Always check you’ve got the right name in the ‘To’ box. And make sure your email only goes to the people who need to read it. Remember that if you reply to all, then everyone will get your email. Does the whole sales team really need to read your email to one person about something unimportant?

Rule 2:
This sounds obvious, but don’t forget to attach them! A word of advice – attach the file you want to send before you start writing. That way, you can’t forget to attach it!

Rule 3:
No. If you write ‘CAN YOU LET ME KNOW THIS WEEK?’ you are basically shouting at your reader. They will think you are very rude. So just don’t do it.

Rule 4:
Short emails sometimes sound rude. People won’t read very long emails. Keep emails short, but remember to be polite and friendly, too.

Rule 5:
This is important, especially if it’s a work email. If you make mistakes in your email, people will think you also make mistakes in your work. So always check everything carefully. Ask a colleague to read and check it before you hit ‘Send’.

Source :

Research Problem: How to Narrow Your Research Topic

research topic choice

It is very typical for students to set off on a research topic, only to find out that the topic they’ve chosen is too broad. If you are lucky, you will find out before you conduct too much research, because much of the research you carry out in the beginning will be useless once you finally do narrow your topic.

It is a good idea to run your initial research idea by a teacher or librarian to get an expert opinion. He or she will save you some time and give you some tips on narrowing the scope of your topic.

How Will You Know If Your Topic Is Too Broad?

If you find yourself in the library staring at a shelf full of books that could work as references for your topic, your topic is too broad. A good topic addresses a specific question or problem.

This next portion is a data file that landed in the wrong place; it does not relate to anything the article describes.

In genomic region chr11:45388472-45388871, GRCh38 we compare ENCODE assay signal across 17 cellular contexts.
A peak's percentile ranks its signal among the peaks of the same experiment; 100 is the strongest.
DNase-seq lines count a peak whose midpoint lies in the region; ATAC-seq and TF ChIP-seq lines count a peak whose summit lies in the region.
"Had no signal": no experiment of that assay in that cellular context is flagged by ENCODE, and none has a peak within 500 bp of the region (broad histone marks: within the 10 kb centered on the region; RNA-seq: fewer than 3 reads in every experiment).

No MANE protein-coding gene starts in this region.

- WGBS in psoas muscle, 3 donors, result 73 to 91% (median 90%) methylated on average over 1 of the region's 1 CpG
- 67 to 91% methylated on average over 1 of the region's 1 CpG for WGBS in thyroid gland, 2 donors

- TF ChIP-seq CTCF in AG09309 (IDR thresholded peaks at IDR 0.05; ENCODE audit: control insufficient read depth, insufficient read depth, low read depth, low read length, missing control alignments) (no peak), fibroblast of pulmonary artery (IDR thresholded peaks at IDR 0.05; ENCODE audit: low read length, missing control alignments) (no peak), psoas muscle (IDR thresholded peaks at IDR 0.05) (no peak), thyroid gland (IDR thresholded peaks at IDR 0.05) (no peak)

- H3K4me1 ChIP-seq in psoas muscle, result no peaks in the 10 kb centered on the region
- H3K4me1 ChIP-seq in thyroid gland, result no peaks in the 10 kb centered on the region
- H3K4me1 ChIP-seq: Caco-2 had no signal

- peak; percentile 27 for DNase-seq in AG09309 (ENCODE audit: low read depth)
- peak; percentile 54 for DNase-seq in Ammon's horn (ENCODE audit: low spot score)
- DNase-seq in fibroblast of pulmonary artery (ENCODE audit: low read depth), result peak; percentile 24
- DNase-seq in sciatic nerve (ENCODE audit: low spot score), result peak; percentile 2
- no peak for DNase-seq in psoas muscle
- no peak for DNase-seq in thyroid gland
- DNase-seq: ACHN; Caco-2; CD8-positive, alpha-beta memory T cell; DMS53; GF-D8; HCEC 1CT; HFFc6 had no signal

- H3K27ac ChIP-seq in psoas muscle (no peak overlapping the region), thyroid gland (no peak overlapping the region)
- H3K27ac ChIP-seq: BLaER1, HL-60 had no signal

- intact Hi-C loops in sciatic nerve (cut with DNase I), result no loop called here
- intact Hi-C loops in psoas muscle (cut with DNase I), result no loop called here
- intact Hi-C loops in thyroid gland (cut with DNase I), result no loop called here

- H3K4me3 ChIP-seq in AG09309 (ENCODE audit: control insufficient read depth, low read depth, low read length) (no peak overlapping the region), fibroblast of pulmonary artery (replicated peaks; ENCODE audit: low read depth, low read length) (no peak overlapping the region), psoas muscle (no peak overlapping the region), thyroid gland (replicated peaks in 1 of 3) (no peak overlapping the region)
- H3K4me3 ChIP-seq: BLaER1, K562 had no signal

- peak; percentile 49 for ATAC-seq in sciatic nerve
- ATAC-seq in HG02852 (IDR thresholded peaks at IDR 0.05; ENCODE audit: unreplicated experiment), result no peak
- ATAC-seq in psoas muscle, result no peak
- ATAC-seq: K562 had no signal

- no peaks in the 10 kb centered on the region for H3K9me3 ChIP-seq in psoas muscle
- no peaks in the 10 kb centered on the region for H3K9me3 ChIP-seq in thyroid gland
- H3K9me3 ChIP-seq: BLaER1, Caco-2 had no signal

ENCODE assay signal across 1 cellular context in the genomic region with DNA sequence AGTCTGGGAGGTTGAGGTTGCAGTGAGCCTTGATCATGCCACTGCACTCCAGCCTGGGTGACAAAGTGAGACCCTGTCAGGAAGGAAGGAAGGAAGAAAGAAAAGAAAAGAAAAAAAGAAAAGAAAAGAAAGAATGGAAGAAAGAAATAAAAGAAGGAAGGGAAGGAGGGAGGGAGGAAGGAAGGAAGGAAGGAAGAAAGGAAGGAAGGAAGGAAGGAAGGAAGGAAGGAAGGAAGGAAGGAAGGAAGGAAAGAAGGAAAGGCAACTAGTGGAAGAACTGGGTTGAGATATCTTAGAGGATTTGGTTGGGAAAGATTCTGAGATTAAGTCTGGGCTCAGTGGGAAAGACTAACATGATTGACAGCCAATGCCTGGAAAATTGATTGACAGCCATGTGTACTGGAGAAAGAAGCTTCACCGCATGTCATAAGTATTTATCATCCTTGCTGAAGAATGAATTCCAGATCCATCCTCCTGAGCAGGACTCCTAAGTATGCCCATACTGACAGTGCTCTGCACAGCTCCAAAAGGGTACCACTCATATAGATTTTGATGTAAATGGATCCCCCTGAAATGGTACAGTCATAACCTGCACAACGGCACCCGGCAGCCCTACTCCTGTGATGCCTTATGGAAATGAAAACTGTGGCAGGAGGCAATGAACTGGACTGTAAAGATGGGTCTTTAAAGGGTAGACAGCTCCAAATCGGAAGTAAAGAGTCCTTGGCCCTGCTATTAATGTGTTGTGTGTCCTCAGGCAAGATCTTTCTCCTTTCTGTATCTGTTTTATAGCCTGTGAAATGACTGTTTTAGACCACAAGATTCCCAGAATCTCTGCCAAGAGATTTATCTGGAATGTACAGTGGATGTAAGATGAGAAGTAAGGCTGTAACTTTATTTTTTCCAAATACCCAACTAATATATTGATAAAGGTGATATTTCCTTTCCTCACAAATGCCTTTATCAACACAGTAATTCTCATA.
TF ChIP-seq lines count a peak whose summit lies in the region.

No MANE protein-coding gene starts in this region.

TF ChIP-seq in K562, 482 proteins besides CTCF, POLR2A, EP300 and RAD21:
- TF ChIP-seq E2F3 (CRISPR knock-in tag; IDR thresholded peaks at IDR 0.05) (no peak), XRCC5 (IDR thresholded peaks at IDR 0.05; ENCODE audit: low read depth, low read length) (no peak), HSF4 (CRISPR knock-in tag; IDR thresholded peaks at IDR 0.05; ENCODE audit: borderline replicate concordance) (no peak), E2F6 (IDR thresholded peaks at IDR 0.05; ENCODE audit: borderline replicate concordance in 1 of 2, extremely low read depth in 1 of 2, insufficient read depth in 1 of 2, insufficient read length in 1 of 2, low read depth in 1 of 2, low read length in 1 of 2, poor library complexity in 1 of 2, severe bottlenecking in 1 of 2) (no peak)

If your topic can be summed up in a word or two, like smoking, school cheating, education, overweight teens, corporeal punishment, Korean War, or hip hop, it is too broad.

If you have trouble coming up with a thesis statement, your topic is probably too broad.

A good research project must be narrowed down in order to be meaningful and manageable.

How to Narrow Your Topic

The best way to narrow your topic is to apply a few of the old familiar question words, like who, what, where, when, why, and how.

Paddling as punishment.
Paddling in grade school. (where)
Emotional effects of paddling in grade school. (what and where)
Emotional effects of paddling on female children (what, who)
Hip hop dancing.
Hip hop as therapy. (what)
Hip hop as therapy in Japan. (what and where)
Hip hop as therapy for delinquent youth in Japan. (what, where, who)
Eventually you will see that the process of narrowing your research topic actually makes your project more interesting. Already, you’re one step closer to a better grade!

Another Tactic for Getting a Clear Focus

Another good method for narrowing your focus involves brainstorming a list of terms and questions related to your broad topic.

To demonstrate, let’s start with a broad subject like unhealthy behavior as an example. Imagine that your instructor has given this subject as a writing prompt.

You can make a list of somewhat-related, random nouns and see if you can ask questions to relate the two topics. This results in a narrow subject! Here is a demonstration:

That looks really random, doesn’t it? But your next step is to come up with a question that connects the two subjects. The answer to that question is the starting point for a thesis statement.

Art and unhealthy behavior: Is there a specific piece of art that represents the hazards of smoking? Is there a famous artist who died from an unhealthy habit?